Saturday, January 30, 2010

Cheering for the Cheerleaders

Being a parent of a special needs child can have its difficult moments, but I think that, if anything, it makes the good moments all that much better.

In our area, pretty much all sports and related activities prior to middle school age are run by the local youth group, the Brandywine Youth Club. In addition to all the boys and girls sports it also includes cheerleading. A few of the high school age cheerleaders from the district, along with their parents, have put together a cheering squad made up of 10 or 12 special needs kids of various ages, in addition to the regular squad.

This weekend at our high school dozens of teams from all over the region, ranging in age from club squads of tiny little kids all the way through high school squads, gathered for a huge annual competition. The parking lots were overflowing, the gym was packed to the rafters, and out of 36 teams to compete today, our little gang started the event as the first squad on the floor. Parents and supporters of all the teams filled the stands, wearing team colors and waving flags and banners. Every available inch of floor space was crammed with cheerleading squads whose turns were not coming for a while yet.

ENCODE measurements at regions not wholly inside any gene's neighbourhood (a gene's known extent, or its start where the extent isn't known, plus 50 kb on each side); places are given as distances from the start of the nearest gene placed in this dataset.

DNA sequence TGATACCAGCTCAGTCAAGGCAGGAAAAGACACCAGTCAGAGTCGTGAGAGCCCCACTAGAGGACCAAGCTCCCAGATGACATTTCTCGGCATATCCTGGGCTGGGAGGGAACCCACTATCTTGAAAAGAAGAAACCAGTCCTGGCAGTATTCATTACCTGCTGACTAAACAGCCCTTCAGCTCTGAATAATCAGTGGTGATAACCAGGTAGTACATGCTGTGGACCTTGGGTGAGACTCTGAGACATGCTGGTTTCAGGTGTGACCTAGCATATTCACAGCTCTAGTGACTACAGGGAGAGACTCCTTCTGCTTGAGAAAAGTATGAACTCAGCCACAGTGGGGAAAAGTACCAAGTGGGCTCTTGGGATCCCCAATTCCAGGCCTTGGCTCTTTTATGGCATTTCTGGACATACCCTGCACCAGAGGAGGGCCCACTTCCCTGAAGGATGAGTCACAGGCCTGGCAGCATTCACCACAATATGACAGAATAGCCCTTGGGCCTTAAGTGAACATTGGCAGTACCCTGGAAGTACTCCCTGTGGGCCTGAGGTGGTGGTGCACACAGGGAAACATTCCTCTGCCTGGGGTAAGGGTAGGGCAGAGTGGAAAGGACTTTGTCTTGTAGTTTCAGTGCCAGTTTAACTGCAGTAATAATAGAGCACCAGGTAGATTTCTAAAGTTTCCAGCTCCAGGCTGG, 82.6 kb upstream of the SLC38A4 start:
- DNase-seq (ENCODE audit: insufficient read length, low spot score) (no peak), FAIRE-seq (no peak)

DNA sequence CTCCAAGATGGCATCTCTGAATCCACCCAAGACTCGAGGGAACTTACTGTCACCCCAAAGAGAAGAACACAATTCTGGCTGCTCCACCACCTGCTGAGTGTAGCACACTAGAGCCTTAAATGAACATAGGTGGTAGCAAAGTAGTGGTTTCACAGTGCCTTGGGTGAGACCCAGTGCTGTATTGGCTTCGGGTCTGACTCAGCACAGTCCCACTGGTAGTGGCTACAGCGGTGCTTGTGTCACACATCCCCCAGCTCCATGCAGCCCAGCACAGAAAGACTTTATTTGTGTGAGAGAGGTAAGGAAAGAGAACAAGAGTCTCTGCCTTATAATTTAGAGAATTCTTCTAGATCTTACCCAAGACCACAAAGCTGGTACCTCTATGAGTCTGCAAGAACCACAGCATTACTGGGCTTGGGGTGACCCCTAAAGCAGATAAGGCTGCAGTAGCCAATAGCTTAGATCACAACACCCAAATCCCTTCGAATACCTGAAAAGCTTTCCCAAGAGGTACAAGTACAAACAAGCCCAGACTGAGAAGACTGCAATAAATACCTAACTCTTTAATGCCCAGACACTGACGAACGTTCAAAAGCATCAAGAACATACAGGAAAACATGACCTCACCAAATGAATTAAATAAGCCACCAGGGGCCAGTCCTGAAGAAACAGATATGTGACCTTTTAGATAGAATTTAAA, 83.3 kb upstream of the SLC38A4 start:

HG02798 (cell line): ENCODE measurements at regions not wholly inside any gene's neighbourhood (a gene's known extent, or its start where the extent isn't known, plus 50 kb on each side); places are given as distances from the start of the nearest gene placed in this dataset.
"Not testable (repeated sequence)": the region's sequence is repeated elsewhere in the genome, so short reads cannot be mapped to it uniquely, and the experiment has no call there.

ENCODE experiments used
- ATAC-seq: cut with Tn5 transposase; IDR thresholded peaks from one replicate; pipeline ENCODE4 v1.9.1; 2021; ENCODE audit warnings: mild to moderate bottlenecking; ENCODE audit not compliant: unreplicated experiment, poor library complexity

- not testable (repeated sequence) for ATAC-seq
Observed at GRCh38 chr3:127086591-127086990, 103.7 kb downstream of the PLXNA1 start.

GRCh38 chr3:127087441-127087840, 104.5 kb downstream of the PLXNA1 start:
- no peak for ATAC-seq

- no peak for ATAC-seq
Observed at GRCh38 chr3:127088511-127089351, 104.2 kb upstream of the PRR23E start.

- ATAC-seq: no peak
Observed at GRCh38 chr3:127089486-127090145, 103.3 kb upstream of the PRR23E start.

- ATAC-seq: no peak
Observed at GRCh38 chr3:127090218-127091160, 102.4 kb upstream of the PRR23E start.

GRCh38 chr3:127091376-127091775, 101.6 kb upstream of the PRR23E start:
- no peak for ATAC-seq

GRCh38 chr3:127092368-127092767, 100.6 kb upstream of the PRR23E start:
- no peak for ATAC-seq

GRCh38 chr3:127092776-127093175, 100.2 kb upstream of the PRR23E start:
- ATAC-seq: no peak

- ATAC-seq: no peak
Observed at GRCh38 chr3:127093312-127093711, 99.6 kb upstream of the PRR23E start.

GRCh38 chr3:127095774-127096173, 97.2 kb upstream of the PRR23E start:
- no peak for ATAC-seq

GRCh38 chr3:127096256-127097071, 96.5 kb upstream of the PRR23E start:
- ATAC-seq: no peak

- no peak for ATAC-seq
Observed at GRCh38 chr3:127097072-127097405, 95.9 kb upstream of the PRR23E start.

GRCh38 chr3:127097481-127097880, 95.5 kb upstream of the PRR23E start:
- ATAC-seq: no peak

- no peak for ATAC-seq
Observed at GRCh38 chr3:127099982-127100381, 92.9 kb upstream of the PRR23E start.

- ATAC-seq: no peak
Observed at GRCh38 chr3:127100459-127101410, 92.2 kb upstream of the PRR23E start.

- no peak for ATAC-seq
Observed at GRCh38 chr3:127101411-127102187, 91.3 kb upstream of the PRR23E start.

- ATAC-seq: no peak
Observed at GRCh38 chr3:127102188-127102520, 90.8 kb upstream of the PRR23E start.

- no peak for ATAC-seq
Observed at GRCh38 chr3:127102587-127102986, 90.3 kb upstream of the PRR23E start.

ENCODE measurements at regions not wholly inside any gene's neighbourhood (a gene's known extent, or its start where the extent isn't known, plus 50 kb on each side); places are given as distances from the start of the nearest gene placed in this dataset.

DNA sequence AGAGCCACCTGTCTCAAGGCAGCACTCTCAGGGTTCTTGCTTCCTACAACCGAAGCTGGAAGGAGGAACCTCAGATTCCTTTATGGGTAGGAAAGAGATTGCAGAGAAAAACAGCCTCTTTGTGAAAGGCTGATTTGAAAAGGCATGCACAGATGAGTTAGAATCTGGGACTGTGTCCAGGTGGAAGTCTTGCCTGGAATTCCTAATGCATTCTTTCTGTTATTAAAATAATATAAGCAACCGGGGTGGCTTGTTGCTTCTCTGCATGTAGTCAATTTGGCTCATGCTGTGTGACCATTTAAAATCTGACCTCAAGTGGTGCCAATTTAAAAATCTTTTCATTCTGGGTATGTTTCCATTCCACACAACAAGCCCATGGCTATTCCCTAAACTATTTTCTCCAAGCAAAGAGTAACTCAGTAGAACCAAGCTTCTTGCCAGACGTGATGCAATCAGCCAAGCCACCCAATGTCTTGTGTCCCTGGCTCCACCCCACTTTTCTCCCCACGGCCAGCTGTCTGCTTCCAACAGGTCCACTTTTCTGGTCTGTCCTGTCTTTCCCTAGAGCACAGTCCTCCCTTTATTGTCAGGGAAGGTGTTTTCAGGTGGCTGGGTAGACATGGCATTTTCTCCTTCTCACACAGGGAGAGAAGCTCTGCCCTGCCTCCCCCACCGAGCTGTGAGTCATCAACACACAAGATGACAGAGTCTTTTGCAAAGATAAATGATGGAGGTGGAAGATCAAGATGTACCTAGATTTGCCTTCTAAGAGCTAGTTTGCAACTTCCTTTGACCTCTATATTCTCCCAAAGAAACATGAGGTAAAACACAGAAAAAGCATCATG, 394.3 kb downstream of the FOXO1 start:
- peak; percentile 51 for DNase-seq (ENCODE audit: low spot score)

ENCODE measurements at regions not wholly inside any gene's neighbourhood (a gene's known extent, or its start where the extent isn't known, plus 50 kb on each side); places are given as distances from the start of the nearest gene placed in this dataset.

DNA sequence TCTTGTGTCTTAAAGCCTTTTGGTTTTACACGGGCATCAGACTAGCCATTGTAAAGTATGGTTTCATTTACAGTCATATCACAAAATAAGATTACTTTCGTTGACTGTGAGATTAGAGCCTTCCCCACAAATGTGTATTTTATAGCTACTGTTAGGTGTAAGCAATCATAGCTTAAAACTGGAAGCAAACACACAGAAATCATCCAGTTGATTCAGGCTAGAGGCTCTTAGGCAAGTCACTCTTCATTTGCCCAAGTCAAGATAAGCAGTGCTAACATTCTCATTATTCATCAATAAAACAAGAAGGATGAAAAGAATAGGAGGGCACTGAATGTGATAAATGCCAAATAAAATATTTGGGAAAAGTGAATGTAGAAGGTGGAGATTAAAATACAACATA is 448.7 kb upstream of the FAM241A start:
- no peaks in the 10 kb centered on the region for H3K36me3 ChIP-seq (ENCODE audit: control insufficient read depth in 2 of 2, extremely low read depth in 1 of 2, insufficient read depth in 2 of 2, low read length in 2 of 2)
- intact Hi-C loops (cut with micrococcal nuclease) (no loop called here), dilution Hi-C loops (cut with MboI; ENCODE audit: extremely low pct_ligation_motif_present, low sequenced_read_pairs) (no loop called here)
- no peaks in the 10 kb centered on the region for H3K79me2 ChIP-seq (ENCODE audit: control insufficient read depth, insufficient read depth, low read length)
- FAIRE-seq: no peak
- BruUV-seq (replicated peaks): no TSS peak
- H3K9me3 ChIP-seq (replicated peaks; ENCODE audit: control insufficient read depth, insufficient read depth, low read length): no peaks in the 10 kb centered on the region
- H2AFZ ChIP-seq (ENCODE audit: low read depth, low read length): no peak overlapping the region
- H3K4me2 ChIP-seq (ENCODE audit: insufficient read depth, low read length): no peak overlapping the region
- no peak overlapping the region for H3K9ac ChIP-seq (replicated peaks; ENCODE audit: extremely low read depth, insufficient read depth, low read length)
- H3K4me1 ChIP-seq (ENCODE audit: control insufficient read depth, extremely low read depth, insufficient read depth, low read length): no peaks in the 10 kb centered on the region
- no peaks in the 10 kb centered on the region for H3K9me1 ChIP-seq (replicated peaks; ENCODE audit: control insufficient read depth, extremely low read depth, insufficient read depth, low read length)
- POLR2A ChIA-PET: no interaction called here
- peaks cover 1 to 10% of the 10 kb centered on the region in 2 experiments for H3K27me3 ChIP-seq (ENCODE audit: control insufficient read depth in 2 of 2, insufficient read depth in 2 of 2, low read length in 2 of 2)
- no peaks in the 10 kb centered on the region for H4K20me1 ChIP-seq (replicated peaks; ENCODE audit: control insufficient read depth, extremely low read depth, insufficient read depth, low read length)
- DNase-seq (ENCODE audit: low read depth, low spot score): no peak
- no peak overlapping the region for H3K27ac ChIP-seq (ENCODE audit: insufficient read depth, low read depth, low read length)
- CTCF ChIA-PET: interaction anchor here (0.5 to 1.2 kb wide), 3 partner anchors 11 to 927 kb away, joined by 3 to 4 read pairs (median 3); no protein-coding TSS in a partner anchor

It is sometimes frustrating and hard to comprehend the lack of understanding some people show towards these kind of kids, but today was not one of those days. Our girls did about a 3 minute routine, having fun and trying hard. Sometimes out of sync, sometimes lost and confused, sometimes bumping into each other, sometimes more concerned with surveying the crowd than remembering their routine. But trying hard. When they were done, a gym full of strangers, with other cheer squads chanting in support, for the most part stood and gave them a standing ovation.

It renewed my faith in humanity, and I don't think I could have been any more proud of Julia if I had been there to watch her receive a Nobel Prize.

1 comment:

  1. Very sweet post and pic. Wish we could have been there to see her.